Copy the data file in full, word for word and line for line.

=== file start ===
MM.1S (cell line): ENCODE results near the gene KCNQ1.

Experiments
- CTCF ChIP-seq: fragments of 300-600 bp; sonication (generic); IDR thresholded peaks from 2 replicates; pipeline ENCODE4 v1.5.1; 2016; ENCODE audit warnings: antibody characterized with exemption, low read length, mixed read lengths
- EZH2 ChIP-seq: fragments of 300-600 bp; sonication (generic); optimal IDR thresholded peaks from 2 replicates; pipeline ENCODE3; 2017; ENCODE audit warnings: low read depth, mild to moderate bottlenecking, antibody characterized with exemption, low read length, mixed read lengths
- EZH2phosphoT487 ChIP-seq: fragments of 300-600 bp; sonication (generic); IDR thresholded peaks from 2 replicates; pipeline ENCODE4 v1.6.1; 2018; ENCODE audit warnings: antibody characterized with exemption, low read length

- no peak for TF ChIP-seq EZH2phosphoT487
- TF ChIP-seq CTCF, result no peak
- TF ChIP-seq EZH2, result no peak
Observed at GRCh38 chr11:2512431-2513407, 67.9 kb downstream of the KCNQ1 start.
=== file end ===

MM.1S (cell line): ENCODE results near the gene KCNQ1.

Experiments
- CTCF ChIP-seq: fragments of 300-600 bp; sonication (generic); IDR thresholded peaks from 2 replicates; pipeline ENCODE4 v1.5.1; 2016; ENCODE audit warnings: antibody characterized with exemption, low read length, mixed read lengths
- EZH2 ChIP-seq: fragments of 300-600 bp; sonication (generic); optimal IDR thresholded peaks from 2 replicates; pipeline ENCODE3; 2017; ENCODE audit warnings: low read depth, mild to moderate bottlenecking, antibody characterized with exemption, low read length, mixed read lengths
- EZH2phosphoT487 ChIP-seq: fragments of 300-600 bp; sonication (generic); IDR thresholded peaks from 2 replicates; pipeline ENCODE4 v1.6.1; 2018; ENCODE audit warnings: antibody characterized with exemption, low read length

- no peak for TF ChIP-seq EZH2phosphoT487
- TF ChIP-seq CTCF, result no peak
- TF ChIP-seq EZH2, result no peak
Observed at GRCh38 chr11:2512431-2513407, 67.9 kb downstream of the KCNQ1 start.